Zwerg says that Phoenix Station 59 is 15 078 square feet in size, while the pod storage building is 5 677 square feet. “The station has four double-deep, drive-through bays, 13 dorm rooms, a full kitchen, a dining room, a day room and an exercise room,” he says. “LEA Architects designed the station with the potential to add a wing onto it for battalion use but that addition has not been done yet.” Total cost of the station complex was $5,2 million.
Enyart points out that the fire station’s west façade is protected from the harsh desert sun by a continuous horizontal steel shade canopy over the apparatus bay doors, while the main entrance is protected by a deep roof overhang and a vertical shade screen of perforated metal. “The west façade of the pod storage building mimics the west façade of the fire station at the apparatus bays,” Enyart notes, “with a continuous horizontal steel shade canopy to block the western sun.”
Other environmental touches on the station and storage building include a south-facing standing seam metal shed roof over the living quarters of the fire station that houses roof-mounted photovoltaic modules, while additional double-sided photovoltaic modules are located over the patio off of the kitchen, which double as a shade canopy.
Enyart says LEA Architects incorporated the use of local and regional materials to fit the LEED requirements whenever it could. “Masonry was made two miles away,” he says. “We used ground face blocks and poured-in-place concrete, as well as recycled floor materials for the workout room and also for components in the steel.”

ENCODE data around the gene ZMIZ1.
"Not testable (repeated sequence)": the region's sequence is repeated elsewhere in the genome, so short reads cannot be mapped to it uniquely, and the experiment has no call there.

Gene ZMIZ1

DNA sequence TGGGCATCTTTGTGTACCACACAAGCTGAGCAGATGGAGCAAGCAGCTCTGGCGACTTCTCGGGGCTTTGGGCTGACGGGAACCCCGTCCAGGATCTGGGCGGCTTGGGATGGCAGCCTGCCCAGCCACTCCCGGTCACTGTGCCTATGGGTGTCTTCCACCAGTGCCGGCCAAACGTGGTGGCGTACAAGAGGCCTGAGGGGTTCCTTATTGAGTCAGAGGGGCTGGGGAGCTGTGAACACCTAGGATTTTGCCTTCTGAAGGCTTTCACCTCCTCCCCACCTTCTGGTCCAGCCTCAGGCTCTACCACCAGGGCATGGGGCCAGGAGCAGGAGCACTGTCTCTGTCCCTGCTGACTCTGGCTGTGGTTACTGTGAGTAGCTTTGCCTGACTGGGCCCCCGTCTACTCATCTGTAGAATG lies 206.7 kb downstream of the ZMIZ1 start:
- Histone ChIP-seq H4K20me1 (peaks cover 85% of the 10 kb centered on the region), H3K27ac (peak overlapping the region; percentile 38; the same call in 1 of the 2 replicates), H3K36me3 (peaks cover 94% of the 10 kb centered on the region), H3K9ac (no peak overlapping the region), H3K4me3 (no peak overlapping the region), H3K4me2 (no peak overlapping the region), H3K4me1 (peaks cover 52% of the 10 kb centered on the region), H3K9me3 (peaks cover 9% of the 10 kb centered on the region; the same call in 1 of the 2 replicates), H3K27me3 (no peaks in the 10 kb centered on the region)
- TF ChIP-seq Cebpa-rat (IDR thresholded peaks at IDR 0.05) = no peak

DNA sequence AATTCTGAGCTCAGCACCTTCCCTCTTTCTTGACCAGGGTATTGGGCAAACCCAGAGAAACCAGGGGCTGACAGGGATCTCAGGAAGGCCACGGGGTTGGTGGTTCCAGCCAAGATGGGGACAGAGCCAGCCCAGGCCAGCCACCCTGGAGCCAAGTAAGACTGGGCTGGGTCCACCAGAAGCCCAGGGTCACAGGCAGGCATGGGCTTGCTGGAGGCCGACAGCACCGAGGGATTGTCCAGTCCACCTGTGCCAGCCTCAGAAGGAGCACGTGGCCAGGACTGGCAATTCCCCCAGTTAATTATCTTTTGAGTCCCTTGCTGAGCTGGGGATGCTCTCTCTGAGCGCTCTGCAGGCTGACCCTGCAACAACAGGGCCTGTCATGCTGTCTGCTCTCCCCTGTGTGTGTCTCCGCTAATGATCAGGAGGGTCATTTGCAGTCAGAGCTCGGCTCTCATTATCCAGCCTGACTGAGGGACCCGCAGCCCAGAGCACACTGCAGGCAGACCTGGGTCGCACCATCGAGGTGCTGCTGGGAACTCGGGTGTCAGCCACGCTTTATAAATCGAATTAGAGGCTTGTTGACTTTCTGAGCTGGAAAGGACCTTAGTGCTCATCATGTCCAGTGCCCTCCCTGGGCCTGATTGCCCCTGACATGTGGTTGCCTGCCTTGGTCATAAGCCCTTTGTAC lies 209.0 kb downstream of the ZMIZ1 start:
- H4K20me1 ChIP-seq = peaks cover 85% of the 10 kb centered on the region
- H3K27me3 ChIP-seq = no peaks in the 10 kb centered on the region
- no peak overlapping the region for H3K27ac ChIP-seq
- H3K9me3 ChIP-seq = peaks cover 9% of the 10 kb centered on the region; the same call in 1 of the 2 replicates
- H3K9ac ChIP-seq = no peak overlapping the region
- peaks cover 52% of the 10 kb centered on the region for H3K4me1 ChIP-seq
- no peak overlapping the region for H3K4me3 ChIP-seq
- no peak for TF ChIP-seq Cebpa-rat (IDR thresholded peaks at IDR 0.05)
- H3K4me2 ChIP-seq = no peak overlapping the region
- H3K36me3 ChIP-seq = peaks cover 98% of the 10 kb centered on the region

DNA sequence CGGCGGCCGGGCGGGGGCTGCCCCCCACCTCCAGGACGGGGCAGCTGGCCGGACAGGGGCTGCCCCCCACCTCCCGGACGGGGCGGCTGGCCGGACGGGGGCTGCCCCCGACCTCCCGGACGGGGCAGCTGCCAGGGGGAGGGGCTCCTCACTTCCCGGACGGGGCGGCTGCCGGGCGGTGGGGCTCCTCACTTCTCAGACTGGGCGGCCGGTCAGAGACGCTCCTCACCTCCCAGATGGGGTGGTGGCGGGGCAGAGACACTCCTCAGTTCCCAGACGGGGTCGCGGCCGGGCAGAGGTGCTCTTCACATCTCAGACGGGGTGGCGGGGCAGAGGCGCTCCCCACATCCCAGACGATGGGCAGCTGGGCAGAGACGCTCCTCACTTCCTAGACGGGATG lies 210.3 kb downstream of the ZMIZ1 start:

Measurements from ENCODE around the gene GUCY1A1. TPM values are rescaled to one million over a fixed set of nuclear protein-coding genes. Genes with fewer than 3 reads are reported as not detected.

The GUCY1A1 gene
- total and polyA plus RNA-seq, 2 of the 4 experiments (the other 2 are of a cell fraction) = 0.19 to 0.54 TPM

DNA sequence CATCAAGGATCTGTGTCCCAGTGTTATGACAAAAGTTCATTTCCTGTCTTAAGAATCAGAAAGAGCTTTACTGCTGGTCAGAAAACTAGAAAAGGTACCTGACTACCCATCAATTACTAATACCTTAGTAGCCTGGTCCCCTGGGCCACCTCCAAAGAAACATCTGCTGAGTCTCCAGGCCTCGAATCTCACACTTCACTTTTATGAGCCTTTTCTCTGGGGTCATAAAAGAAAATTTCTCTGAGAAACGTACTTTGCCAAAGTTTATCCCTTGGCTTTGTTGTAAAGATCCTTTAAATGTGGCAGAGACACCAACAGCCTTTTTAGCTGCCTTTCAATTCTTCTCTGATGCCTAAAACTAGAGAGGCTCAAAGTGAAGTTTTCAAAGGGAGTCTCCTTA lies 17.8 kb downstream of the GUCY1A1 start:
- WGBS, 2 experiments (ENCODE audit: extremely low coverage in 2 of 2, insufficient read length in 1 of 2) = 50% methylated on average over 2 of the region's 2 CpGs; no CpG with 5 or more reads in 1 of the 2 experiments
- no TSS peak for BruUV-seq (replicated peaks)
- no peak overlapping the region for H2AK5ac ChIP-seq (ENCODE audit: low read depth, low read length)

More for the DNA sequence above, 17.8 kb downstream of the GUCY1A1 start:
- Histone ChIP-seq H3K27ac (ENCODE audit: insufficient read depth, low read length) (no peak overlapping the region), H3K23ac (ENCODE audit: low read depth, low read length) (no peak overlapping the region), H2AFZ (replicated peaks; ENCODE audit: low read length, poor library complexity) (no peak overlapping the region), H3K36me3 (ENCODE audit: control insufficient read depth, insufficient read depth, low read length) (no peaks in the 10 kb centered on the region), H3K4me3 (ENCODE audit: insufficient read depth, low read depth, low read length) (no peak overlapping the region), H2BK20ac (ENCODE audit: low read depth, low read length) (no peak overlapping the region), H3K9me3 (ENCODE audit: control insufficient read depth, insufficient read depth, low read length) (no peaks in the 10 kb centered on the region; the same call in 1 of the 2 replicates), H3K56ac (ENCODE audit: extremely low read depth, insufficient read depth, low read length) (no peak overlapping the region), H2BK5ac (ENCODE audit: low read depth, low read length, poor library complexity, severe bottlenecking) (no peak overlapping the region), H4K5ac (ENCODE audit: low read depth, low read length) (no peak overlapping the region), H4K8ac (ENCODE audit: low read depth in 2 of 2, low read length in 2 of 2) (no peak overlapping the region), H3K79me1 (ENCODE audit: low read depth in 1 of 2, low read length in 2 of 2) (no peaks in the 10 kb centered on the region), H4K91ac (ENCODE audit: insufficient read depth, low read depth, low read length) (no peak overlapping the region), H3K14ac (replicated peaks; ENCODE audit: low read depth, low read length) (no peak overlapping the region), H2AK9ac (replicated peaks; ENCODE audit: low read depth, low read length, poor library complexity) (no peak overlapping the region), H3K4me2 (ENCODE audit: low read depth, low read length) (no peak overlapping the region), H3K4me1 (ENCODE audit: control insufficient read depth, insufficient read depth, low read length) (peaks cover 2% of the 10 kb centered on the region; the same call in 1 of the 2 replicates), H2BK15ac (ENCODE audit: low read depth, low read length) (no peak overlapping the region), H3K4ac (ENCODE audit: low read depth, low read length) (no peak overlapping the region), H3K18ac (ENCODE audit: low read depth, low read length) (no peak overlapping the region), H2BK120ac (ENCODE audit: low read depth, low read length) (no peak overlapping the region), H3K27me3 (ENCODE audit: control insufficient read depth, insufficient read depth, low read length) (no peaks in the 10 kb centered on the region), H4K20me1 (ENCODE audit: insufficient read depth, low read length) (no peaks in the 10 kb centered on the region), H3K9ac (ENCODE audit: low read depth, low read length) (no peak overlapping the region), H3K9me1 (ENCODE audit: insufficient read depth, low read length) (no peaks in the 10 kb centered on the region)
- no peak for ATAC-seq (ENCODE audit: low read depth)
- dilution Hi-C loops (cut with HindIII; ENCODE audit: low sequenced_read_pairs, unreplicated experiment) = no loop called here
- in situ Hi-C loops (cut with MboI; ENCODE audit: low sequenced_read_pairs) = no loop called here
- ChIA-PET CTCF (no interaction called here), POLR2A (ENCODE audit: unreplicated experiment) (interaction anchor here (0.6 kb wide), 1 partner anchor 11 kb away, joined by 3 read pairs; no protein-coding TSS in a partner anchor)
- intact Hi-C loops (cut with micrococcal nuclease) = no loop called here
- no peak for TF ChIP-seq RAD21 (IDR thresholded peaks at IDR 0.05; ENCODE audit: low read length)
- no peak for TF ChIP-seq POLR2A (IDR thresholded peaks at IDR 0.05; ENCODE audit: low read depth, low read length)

Both buildings are designed to capture rainwater for water harvesting and irrigation uses, Enyart says and pervious pavers in driveway areas allow water to penetrate into the soil instead of running off into desert washes. “We also put in weathered steel fence posts with round pickets that you can see through to give the station area an open feeling,” he adds.
Inside the station, Enyart says LEA Architects followed Phoenix’s design guide and installed an all stainless steel kitchen, including cabinets, counters and countertops, door fronts and tables to be easy to clean and disinfect and resist bloodborne pathogens. Floors in the station are ground-coloured concrete, he notes and natural light woods have been used for office and storage cabinets and accents.
The dorm area has three captain dorm rooms and 10 fire fighter dorms, with three bathroom modules next to the dorm pods, where the central corridor is lit by solar tubes. “Each of the dorms faces to the outside and is set up to have operating windows,” Enyart observes. “Dorm pods have one bed, one desk and three lockers.”
Enyart says one of the biggest challenges of designing the station for the three-acre site was a west-facing egress. “That meant we had to look into strategies to mitigate the heat gain from the west facing of the building, which we did through use of materials and shade structures,” he says.
Zwerg points out that Station 59 works well in the light industrial neighbourhood. “Besides the tank farm, there are a lot of big box warehouse structures in the area, as well as farming and a large pallet farm nearby,” he says. “This station is set up well to handle any emergency in the area.”
Source: Echelon Masonry, LEA Architects, Adolfson and Peterson Construction